Invaders from Mars (1986)

Rating:

USA. 1986.

Crew

Director – Tobe Hooper, Screenplay – Don Jakoby & Dan O’Bannon, Based on the 1953 Film Written by Richard Blake, Producers – Yoram Globus & Menahem Golan, Photography – Daniel Pearl, Music – Christopher Young, Visual Effects – Apogee (Supervisor – John Dykstra), Makeup Effects – Stan Winston, Production Design – Craig Sterns. Production Company – Cannon

Cast

Hunter Carson (David Gardner), Karen Black (Linda Magnusson), James Karen (General Wilson), Timothy Bottoms (George Gardner), Larraine Newman (Ellen Gardner), Louise Fletcher (Mrs McKelch)


Plot

Young David Gardner sees a UFO go down beyond the hill behind his house during the middle of a thunderstorm. In the morning, David’s father goes to investigate. He returns and insists on taking David’s mother behind the hill as well. After they return, both appear changed and behaving in very strange ways. David sees there are now strange marks at the base of their necks. He confesses his story to school nurse Linda Magnusson and the two of them uncover a network of tunnels under the hillside, dug by invading Martians who are taking over the minds of the locals. Together they alert the military as the Martians, with an army of mind-controlled humans, try to sabotage a NASA Mars launch.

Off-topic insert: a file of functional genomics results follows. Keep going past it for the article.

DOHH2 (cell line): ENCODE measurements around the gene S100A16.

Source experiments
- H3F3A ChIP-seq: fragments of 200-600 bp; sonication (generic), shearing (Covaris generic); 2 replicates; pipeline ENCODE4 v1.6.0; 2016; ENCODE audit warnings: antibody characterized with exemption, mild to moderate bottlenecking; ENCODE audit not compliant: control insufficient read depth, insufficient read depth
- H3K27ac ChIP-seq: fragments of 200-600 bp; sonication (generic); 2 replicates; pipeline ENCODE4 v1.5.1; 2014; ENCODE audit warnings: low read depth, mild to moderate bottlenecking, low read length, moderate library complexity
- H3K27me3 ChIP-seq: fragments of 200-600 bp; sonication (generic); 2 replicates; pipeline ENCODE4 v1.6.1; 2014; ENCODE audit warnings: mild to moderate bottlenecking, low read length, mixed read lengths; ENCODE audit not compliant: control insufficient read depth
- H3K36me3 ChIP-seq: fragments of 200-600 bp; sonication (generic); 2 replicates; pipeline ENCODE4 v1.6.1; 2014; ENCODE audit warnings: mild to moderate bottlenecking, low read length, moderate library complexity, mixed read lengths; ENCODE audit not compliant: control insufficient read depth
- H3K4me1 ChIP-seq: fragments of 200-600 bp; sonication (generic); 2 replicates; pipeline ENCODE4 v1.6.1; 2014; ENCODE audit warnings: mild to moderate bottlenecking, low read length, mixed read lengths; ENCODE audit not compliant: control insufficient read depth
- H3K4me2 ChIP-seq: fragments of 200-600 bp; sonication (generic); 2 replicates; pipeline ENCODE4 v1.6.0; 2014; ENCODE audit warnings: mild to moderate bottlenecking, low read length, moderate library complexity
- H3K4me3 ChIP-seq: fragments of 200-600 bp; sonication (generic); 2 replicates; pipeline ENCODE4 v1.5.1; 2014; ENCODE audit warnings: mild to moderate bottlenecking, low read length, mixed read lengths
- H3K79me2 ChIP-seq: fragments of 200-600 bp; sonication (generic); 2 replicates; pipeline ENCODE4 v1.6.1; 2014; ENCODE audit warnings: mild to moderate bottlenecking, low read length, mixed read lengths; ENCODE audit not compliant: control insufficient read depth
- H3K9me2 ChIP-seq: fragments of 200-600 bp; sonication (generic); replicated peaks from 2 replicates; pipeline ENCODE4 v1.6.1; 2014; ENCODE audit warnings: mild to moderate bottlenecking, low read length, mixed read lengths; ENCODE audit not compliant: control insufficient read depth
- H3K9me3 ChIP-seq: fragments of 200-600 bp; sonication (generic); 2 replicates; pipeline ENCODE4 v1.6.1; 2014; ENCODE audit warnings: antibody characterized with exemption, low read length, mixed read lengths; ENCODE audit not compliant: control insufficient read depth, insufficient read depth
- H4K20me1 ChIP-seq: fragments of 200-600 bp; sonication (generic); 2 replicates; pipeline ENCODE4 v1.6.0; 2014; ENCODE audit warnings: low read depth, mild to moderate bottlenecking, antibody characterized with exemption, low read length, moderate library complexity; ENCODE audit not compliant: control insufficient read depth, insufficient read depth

Tobe Hooper first came to attention with the shock and brutality classic The Texas Chain Saw Massacre (1974). Hooper’s career since then has been uneven. (See below for Tobe Hooper’s other films). He had his greatest commercial success with the Steven Spielberg-produced ghost story Poltergeist (1982). Following Poltergeist, Hooper seemed set to carve a niche as a big-budget mainstream director. He was hired by Israeli producers Menahem Golan and Yoram Globus to first make the alien space vampires film Lifeforce (1985). However, this ended up largely being hated by audiences and laughed off screens (although this author begs consideration otherwise) and was a financial flop that in part contributed to the sinking of Golan-Globus and their Cannon distribution chain a few years later. With Golan-Globus, Hooper then made this, a remake of the 1950s alien invader classic Invaders from Mars (1953). However, Invaders from Mars was an even bigger box-office flop and was savaged by fans of the original and audiences alike. Hooper continued at Cannon with the even more disliked The Texas Chainsaw Massacre 2 (1986). After the flop of all three films, Hooper sank to making a good many bad B-budget films in the 1990s and 00s, while Golan-Globus/Cannon finally went under financially in 1990.